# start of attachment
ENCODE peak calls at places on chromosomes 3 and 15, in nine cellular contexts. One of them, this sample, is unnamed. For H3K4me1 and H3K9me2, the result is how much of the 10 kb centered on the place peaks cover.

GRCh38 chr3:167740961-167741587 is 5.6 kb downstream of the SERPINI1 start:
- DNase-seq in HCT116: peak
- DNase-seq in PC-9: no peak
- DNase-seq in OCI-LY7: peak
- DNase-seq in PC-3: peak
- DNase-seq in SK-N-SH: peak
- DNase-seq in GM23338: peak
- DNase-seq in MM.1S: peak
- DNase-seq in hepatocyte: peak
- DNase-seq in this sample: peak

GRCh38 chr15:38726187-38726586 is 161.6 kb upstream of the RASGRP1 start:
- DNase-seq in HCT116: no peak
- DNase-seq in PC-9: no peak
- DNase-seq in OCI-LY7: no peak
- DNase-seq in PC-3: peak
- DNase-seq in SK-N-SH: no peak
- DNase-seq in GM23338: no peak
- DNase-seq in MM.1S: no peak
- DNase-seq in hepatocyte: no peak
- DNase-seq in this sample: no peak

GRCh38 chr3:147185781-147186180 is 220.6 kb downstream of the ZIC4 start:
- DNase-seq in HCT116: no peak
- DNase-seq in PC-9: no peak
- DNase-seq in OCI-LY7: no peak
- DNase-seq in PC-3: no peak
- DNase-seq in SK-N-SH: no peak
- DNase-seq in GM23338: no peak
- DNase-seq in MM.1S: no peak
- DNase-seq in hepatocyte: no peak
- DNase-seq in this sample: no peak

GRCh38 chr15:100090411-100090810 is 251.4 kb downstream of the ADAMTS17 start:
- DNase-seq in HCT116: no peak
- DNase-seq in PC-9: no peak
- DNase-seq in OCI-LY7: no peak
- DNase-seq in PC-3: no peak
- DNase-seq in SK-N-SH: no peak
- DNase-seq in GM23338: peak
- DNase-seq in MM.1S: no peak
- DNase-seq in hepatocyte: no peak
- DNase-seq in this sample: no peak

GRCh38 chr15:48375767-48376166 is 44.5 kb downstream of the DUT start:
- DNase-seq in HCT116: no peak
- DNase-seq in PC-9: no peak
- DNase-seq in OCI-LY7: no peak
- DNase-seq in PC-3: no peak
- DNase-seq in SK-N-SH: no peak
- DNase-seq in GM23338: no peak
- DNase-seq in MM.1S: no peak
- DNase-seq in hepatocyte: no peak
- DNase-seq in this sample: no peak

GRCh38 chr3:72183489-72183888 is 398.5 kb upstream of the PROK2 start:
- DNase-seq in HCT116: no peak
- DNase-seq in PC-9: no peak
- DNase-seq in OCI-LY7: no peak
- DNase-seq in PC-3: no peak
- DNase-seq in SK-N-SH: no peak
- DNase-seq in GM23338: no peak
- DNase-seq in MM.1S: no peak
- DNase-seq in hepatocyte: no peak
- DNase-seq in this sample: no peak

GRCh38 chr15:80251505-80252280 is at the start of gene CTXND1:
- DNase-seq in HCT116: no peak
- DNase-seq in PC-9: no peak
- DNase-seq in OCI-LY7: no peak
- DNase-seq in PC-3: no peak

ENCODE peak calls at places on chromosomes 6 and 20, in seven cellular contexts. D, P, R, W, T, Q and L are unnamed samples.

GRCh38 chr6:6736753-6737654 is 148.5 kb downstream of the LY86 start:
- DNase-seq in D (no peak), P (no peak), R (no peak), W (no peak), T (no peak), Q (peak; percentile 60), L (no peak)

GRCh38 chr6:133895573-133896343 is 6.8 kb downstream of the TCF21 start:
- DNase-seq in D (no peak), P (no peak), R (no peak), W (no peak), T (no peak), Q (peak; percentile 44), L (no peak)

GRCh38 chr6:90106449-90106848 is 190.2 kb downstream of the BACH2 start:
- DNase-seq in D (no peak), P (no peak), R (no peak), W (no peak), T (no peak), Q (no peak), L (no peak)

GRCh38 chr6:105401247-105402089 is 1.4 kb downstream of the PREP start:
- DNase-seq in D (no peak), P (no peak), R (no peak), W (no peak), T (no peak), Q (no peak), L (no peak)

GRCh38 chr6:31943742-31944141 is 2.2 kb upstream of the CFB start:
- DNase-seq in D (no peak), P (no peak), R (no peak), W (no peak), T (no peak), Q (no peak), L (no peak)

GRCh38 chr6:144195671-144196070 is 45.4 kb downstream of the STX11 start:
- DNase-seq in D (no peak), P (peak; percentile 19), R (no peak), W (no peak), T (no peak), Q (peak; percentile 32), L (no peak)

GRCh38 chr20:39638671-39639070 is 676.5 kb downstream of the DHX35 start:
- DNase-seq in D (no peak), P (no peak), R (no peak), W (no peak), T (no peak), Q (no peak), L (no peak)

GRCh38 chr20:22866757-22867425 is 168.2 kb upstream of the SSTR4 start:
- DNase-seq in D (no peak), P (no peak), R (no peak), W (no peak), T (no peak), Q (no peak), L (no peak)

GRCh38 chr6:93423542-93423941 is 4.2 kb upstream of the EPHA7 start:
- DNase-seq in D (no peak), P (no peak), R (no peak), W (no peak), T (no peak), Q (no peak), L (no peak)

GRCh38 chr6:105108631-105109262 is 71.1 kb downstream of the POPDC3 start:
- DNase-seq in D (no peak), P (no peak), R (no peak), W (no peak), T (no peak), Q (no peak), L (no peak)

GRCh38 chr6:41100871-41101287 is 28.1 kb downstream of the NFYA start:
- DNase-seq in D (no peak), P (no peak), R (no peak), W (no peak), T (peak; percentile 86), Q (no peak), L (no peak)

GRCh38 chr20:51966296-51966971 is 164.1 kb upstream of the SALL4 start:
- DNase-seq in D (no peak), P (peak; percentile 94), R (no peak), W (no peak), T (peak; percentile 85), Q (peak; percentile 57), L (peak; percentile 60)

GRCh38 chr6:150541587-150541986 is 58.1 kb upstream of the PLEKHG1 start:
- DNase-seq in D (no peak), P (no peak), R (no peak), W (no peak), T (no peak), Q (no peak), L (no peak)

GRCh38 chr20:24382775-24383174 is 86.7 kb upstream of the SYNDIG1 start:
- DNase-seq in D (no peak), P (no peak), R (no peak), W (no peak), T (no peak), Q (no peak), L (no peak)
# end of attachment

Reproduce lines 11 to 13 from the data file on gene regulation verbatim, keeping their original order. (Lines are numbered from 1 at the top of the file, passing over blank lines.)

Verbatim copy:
- DNase-seq in this sample: peak

GRCh38 chr15:38726187-38726586 is 161.6 kb upstream of the RASGRP1 start:
- DNase-seq in HCT116: no peak